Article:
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I'm Lucy, and I'd be happy to answer your questions today.
It's not legal. Canon 3 of the Code of Judicial Ethics says "A judge shall conduct the judge’s personal and extrajudicial activities so as to minimize the risk of conflict with the obligations of judicial office." Rule 3.2 prohibits judges from appearing in court unless he is representing himself.
You have the ability to file a Motion to Recuse Opposing Counsel on teh grounds that he is a judge and it is illegal for him to also be practicing law. You also have the ability to report him to the Office of Disciplinary Counsel.
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You don't need a lawyer to file a Complaint with the Supreme Court - you can do it yourself using the form I provided. The Office of the Disciplinary Counsel is independent, and they have people from throughout the state who can investigate. They're bound to uphold the laws. If the magistrate currently hearing your case is also behaving inappropriately, you can report him, too. Ex parte communications with the parties are prohibited, and you should be allowed to have a court reporter attend hearings if you're willing to pay for one.
Court hearings are public record, so if they won't let you have an official court reporter, you could look into having a friend sit in the audience so you have someone who can testify as to what's going on. And when the case is over, you'll have strong grounds to appeal if you can't get an impartial judge sooner.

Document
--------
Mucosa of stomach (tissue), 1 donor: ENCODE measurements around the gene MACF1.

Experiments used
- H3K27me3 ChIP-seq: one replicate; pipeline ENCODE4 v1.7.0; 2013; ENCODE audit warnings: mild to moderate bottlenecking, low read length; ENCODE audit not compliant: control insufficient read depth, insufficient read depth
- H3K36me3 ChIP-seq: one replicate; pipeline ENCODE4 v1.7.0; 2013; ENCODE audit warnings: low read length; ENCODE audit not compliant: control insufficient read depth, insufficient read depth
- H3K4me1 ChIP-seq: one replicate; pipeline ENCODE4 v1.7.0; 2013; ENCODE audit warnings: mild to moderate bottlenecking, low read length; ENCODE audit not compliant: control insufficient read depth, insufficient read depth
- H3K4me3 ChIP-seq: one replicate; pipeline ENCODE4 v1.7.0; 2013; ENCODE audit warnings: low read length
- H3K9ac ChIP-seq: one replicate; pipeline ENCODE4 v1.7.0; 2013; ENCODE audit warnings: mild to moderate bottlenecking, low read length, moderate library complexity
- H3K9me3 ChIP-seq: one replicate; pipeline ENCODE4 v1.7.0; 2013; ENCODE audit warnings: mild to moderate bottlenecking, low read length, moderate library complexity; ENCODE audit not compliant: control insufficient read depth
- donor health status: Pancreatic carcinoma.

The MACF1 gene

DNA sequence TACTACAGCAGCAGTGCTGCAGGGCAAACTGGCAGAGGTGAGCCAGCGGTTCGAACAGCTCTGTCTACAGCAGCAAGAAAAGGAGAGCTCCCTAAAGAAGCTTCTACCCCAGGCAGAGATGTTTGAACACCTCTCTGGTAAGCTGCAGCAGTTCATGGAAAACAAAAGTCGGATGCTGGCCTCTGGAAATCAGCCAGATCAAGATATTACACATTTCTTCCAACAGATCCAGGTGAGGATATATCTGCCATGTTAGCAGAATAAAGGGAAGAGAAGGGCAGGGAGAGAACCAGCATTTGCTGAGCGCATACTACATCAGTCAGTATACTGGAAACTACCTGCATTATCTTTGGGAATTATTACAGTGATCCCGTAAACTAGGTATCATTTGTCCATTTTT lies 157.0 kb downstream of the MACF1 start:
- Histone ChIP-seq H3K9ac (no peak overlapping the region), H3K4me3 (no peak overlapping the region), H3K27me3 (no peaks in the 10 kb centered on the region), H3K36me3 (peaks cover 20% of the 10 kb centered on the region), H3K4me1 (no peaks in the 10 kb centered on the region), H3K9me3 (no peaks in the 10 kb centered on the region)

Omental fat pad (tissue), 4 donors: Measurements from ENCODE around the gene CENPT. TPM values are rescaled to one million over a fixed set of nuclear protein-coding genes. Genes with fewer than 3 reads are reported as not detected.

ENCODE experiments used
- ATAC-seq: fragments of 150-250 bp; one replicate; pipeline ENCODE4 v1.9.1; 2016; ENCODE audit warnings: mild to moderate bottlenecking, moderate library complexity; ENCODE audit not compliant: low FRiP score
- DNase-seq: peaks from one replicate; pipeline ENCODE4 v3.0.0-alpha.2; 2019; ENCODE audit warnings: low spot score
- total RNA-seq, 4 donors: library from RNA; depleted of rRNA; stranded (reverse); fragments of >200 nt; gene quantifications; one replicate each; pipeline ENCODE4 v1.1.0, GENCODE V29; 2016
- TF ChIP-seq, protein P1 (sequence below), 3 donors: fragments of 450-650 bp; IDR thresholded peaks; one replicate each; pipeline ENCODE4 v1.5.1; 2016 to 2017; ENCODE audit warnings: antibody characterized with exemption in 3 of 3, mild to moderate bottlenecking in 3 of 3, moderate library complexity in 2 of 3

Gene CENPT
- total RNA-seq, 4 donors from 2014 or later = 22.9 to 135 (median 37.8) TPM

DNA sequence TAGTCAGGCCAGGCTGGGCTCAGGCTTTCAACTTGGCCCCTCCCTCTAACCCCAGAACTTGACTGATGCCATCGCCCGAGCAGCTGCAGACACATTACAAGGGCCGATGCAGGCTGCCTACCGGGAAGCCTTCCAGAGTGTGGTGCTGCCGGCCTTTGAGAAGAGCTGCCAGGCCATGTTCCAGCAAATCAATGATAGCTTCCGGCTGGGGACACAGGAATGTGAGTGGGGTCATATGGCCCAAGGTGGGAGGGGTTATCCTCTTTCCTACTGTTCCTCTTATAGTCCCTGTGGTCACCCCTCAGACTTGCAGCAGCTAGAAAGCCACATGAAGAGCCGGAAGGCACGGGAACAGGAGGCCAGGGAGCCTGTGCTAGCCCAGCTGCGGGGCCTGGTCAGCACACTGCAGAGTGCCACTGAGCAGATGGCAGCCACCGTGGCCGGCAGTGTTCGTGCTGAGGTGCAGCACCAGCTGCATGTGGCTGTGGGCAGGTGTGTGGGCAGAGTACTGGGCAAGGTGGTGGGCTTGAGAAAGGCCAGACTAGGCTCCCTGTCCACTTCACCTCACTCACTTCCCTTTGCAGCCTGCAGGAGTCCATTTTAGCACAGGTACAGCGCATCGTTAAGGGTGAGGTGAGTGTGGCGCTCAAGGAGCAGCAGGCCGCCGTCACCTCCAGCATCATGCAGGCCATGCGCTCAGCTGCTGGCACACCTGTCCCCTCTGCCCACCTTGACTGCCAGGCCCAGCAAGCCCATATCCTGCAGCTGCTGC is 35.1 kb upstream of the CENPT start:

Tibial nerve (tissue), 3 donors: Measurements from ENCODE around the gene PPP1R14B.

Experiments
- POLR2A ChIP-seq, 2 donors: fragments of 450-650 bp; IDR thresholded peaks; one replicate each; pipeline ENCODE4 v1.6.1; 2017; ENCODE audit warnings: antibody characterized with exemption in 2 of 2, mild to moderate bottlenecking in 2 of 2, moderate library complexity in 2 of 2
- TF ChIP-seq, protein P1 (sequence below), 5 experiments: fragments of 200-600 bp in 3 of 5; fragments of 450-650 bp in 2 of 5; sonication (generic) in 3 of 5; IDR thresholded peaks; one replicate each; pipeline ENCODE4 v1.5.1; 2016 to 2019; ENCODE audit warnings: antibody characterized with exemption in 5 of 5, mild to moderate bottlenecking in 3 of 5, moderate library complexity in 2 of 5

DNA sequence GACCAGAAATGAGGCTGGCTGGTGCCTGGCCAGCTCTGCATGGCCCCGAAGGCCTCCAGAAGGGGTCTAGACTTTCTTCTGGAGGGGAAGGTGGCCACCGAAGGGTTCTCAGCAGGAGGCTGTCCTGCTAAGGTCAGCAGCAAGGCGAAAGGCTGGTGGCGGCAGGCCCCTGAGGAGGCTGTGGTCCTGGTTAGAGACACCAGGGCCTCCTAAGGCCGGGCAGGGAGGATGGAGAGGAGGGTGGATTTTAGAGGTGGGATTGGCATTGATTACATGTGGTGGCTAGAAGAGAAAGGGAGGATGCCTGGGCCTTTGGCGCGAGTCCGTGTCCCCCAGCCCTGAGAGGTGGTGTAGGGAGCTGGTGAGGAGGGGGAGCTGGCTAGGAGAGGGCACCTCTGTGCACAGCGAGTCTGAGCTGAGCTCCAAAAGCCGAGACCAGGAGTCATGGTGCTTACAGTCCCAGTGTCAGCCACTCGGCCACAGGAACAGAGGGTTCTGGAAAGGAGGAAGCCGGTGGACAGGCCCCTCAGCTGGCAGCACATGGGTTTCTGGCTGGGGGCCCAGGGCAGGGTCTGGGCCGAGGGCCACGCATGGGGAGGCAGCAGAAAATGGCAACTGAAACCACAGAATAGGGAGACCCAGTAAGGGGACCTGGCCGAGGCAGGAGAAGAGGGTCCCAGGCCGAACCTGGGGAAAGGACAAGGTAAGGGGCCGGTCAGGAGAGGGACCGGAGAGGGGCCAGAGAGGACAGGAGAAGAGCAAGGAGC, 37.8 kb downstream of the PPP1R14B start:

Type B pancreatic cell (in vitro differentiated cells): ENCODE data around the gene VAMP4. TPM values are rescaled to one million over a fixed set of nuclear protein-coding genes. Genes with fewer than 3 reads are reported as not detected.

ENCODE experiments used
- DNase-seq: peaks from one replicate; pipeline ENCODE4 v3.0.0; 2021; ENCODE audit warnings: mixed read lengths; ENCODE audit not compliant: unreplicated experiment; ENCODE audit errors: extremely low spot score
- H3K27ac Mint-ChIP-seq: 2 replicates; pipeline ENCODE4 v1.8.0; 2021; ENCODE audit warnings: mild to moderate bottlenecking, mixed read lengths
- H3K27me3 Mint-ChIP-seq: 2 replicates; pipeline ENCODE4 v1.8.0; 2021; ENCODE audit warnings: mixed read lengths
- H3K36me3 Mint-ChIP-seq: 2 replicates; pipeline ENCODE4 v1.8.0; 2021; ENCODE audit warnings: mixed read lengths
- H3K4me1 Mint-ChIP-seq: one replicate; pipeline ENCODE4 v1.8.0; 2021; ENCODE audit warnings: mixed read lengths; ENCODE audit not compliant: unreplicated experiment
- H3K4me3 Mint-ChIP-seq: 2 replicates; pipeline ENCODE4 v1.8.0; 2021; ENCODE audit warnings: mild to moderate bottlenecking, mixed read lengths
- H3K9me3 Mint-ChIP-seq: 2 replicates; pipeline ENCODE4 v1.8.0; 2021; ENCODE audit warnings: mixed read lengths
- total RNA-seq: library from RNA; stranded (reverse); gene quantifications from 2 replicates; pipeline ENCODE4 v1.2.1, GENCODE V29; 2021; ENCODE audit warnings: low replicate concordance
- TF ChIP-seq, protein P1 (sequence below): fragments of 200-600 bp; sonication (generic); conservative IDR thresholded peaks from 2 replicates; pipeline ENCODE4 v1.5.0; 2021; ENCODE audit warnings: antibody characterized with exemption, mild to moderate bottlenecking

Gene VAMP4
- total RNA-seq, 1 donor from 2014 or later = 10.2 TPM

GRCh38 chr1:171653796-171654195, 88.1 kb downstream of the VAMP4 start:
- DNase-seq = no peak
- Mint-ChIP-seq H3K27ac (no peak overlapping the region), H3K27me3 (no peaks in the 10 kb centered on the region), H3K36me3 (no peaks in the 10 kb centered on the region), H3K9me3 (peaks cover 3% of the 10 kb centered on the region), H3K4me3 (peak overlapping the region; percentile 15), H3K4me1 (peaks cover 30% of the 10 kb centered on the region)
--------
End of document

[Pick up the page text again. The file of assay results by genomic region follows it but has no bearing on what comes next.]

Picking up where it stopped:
It's also possible to file a Motion to Recuse yourself, but if you prefer to hire a lawyer, any litigation attorney can assist you. A divorce lawyer should also be able to help, since you're in divorce court. Many of them may have seen this type of situation before.
The code I posted applies to all full-time judges. You would have to confirm whether the judge in question works full or part-time, but your situation is the very reason that most judges are not permitted to practice law. This is exactly what the state doesn't want to happen.
Also, the general rules of professional ethics would still apply, and if the judge is applying any sort of undue influence on the magistrate hearing the case, that's still a violation. On top of that, the judge hearing your case appears to be violating some rules of his own by favoring the other side and not granting an impartial hearing. if he has a relationship with the plaintiff's attorney that makes it impossible for him to be impartial, he should've recused himself and not heard the case. The situation you've described is NOT OK.
If it's really true that ALL judges in your area are part time and therefore able to practice law, you may want to consult with one of them about helping you balance the scales.